12. Bearden, T. E., "Energy from the Active Vacuum: The Motionless Electromagnetic Generator," in M. W. Evans (Ed.), Modern Nonlinear Optics, Second Edition, Wiley, 2002, 3 vols. (in press), comprising a Special Topic issue as Vol. 114, I. Prigogine and S. A. Rice (series eds.), Advances in Chemical Physics, Wiley, ongoing.
  13. Bearden, T. E., Extracting Energy from the Vacuum: Concepts and Principles, (World Scientific, Singapore, 2002) (in process).  This book will contain some real bombshells, including nature's strange decay mechanism for decaying the disequilibrium state of overunity COP in an electrical power system, back to COP<1.0, and how to transduce that decay mechanism into additional EM energy input to the system, locking it into disequilibrium and COP>1.0.  It also introduces the concept of the supersystem, which includes (i) the physical electrical system and its dynamics, (ii) the local active vacuum and its dynamics, and (iii) the local curvatures of spacetime and their dynamics.  To properly analyze any COP>1.0 electrical power system, components (ii) and (iii) of the supersystem must be analyzed, as well as their interactions with the system, since the excess energy is received by the system from those additional two components of the supersystem.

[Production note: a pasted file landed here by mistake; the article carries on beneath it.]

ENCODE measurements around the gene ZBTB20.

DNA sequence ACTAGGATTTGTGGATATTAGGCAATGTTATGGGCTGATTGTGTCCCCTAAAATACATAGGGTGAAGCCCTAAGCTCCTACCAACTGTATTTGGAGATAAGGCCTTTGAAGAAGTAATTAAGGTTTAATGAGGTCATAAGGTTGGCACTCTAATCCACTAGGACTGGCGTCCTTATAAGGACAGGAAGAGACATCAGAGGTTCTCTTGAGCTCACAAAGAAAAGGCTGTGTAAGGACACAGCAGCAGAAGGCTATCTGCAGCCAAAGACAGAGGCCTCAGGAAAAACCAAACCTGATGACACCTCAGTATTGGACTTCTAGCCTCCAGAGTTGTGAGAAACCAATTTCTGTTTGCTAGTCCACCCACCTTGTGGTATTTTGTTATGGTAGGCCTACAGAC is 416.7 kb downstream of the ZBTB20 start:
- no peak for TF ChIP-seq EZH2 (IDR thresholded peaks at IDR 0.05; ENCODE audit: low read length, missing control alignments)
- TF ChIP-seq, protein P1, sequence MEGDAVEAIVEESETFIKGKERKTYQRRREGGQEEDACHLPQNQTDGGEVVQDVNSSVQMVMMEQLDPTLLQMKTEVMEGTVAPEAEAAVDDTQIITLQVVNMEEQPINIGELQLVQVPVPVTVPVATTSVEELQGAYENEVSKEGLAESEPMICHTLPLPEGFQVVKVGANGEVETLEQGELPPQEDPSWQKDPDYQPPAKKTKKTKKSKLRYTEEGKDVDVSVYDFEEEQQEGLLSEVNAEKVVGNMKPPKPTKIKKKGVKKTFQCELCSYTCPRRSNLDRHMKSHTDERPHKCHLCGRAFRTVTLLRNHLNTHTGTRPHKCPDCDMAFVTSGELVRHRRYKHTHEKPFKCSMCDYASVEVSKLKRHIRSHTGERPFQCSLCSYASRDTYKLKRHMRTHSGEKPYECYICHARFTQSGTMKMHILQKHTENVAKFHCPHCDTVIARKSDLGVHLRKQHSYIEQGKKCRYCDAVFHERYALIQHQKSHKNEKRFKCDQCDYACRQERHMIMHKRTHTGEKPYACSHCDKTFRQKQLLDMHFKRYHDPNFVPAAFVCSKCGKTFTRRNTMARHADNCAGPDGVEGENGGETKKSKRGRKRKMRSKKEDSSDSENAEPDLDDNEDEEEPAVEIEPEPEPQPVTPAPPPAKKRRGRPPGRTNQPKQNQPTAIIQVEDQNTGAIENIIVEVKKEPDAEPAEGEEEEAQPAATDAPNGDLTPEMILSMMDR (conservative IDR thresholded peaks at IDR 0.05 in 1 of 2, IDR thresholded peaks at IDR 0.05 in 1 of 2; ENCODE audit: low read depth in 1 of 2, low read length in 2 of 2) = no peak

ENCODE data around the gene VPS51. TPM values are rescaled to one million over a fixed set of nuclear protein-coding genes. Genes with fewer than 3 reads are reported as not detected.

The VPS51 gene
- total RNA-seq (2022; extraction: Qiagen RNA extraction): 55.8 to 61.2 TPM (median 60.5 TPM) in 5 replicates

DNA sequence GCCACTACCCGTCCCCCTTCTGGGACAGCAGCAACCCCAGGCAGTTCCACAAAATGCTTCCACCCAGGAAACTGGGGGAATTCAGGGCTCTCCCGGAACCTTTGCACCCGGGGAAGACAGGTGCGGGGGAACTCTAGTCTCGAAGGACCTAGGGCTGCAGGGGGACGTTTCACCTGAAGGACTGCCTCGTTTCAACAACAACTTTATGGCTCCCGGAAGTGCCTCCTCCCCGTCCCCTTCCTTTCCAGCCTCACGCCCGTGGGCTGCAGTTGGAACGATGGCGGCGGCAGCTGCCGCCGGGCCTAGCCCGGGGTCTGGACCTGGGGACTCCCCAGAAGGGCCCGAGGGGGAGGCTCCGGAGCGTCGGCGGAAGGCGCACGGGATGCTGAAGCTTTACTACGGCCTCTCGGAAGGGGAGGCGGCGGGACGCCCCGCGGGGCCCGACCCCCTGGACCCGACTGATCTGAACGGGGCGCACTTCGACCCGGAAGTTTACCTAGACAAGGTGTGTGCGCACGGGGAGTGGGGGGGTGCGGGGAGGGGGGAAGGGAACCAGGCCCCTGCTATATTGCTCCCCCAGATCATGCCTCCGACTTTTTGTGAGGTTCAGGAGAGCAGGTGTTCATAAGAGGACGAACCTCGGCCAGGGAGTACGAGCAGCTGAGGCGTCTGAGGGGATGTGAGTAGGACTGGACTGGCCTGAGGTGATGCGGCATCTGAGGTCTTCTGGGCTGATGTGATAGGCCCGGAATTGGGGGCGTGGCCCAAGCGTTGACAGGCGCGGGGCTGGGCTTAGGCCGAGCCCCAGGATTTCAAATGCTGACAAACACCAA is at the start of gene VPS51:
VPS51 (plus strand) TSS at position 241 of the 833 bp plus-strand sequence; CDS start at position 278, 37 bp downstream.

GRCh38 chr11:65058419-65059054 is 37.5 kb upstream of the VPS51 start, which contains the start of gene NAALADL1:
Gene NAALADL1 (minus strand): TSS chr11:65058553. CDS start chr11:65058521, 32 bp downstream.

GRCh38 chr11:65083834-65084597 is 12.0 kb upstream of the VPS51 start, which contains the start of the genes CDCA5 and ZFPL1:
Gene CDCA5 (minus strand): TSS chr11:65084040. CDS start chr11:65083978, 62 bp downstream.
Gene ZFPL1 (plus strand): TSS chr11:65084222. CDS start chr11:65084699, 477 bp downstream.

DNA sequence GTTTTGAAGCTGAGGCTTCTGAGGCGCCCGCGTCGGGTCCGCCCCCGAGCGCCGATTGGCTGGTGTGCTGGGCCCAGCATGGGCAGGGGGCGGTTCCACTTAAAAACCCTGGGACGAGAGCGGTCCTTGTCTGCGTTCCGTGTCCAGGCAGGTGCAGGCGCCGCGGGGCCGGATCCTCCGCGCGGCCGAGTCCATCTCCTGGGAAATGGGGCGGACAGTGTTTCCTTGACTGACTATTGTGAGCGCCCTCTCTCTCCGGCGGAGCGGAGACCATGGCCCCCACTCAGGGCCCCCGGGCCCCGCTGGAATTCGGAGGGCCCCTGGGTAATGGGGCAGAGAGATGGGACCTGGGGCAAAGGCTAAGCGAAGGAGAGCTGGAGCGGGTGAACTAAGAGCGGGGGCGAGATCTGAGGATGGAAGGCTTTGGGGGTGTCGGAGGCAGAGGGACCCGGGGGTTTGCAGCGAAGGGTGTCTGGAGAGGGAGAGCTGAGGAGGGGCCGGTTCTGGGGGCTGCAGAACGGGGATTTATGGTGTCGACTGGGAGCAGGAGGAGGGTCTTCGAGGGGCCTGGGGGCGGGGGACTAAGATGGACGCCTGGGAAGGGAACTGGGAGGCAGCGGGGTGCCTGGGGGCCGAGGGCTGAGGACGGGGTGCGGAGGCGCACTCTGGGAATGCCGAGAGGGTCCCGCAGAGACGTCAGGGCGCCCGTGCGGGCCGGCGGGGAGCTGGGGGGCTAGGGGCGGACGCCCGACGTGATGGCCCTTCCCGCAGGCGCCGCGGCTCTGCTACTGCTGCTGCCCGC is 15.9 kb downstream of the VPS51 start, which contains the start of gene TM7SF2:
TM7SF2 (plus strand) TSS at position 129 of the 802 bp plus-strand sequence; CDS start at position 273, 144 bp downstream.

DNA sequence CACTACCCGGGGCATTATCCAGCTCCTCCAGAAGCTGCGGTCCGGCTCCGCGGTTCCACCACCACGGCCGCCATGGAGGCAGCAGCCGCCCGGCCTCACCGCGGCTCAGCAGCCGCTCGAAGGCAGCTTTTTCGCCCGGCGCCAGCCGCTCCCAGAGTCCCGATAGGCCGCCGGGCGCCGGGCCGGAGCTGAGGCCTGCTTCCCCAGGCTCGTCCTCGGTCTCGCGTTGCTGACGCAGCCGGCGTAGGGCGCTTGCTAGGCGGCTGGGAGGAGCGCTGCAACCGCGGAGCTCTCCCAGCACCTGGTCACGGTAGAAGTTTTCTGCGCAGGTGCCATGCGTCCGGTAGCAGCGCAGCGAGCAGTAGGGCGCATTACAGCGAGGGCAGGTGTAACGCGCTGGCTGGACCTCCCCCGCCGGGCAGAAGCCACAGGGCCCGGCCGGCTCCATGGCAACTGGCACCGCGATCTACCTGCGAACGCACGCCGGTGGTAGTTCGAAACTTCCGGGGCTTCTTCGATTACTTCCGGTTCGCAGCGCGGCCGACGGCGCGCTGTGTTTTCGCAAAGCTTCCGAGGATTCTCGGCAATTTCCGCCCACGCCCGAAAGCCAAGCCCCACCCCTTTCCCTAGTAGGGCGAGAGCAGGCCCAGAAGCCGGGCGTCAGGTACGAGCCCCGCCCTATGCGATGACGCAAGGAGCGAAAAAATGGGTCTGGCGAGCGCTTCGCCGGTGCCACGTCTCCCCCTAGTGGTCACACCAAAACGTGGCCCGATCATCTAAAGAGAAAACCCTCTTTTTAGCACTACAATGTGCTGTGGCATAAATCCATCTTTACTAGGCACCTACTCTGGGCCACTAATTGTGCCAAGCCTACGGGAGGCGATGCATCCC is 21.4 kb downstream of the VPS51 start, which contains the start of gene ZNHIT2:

14. Bearden, T. E.  "Extracting and Using Electromagnetic Energy from the Active Vacuum," in M. W. Evans (ed.), Modern Nonlinear Optics, Second Edition, Wiley, 2002, 3 vols. (in press), comprising a Special Topic issue as vol. 114,  I. Prigogine and S. A. Rice (series eds.), Advances in Chemical Physics, Wiley, ongoing.
  15. Bearden, T. E.  "Giant Negentropy from the Common Dipole," Proceedings of Congress 2000, St. Petersburg, Russia, Vol. 1, July 2000 , p. 86-98.  Also published in Journal of New Energy, 5(1), Summer 2000, p. 11-23.  On DoE open website and
  16. Bearden, T. E.  "Bedini's Method For Forming Negative Resistors In Batteries," Proceedings of Congress 2000, St. Petersburg, Russia, Vol. 1, July 2000, p. 24-38.  Also published in Journal of New Energy, 5(1), Summer 2000, p. 24-38.  It is also carried on DoE website and on
  17. Bearden, T. E.  "Dark Matter or Dark Energy?", Journal of New Energy, 4(4), Spring 2000, p. 4-11.  The prevailing theories of universe creation indicate a given amount of matter created, and still present in the universe.  For some time, half of the required matter has been unobserved by astronomers and astrophysicists.  Recently the missing half of the predicted baryonic matter was observed by the Hubble Space Telescope and announced by NASA.  However, there is insufficient mass to account for the gravity that is observed to be holding the distant galaxies together, as shown by observed star movements in them.  Some nine-tenths of the gravity is still unexplained by the predicted matter (now fully observed and accounted).  This is called the "dark matter" problem, where some form of matter previously unknown must be present and involved.